Most traditional firefighter written tests will measure the following skills and abilities:
- basic reading comprehension
- basic mathematical aptitudes
- spatial/mechanical skills
- writing abilities (in the form of spelling, punctuation, grammar, etc.).
In addition to these traditional cognitive components, many test publishers now include additional measures of human relations skills (e.g., teamwork, interpersonal skills, stress tolerance, etc.).
The vast majority of the entry-level firefighter written tests on the market do not require any preparation. These tests are designed to measure basic skills and abilities that an 18-year-old applicant should already possess. However, there are steps you can take during the test administration to increase your success on the written test.
1. Arrive early. Show up early on the day of the test. Applicants who are late are often denied permission to take the test. Be sure to bring all materials and/or information that the testing agency requested you to bring. For example, many testing agencies require that you bring some form of government issued photo identification such as a driverís license or a state identification card.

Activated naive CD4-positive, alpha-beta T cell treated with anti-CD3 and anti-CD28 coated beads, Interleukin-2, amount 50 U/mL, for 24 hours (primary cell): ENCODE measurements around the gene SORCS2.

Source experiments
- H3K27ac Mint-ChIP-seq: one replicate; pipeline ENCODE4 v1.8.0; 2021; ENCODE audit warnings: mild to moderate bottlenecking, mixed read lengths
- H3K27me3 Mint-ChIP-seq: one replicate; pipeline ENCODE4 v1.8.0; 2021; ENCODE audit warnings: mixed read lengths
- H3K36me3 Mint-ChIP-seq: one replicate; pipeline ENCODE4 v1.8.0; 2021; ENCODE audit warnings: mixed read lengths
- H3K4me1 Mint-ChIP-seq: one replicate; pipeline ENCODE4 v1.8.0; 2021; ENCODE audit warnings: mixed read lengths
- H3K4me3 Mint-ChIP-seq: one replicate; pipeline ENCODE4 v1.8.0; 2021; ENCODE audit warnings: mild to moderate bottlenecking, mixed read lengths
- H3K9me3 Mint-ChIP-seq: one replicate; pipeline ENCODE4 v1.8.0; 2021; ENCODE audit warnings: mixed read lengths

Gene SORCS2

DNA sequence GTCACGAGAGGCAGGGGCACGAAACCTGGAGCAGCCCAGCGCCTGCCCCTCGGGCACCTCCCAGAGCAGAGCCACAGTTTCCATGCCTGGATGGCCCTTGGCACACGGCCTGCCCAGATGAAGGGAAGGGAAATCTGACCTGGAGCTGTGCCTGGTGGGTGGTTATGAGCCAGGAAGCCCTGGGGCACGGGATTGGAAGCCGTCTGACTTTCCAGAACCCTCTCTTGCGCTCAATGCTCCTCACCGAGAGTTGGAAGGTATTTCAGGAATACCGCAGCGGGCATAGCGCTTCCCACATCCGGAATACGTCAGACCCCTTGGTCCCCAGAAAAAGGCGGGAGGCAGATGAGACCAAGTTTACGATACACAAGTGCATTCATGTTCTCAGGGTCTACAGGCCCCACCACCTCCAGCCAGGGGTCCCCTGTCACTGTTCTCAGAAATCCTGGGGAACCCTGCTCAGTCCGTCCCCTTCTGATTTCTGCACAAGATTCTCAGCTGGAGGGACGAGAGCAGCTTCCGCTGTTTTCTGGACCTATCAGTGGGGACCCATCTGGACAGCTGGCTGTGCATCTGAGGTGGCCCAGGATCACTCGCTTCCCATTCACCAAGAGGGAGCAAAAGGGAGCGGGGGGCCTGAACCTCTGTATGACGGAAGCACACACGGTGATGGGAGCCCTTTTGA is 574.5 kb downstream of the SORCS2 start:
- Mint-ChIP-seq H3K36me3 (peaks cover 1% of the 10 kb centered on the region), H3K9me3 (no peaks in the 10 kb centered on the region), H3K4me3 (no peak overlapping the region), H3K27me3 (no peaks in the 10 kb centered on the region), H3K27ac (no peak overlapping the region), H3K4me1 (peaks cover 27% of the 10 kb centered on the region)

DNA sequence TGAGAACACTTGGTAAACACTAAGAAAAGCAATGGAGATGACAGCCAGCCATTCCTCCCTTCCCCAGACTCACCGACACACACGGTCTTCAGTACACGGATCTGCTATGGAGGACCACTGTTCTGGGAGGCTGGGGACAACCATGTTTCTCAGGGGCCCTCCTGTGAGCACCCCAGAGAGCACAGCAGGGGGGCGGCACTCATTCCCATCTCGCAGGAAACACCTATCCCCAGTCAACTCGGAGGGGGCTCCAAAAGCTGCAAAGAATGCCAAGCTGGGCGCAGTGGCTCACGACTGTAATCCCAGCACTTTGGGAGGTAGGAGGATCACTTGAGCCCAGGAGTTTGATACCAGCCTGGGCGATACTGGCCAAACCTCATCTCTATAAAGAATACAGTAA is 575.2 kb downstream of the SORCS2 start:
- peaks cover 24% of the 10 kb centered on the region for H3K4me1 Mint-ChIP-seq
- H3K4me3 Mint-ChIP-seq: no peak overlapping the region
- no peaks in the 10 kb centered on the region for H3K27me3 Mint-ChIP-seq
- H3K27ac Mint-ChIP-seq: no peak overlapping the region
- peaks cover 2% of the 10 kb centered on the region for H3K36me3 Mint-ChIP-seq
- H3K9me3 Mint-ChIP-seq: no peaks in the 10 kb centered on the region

2. Come prepared. Failure to bring required materials might result in your not being able to take the test. Wear comfortable clothing in layers so you can remove or put on an item of clothing if the room becomes too warm or col. This strategy will help you to be comfortable throughout the exam. You can also use your sweater or jacket to cushion your seat in the test room if it is too hard or uncomfortable. Even though you should dress comfortably, you should also keep in mind that this test is part of the overall selection process. Check with the agency that is administering this test to see if there are any dress requirements.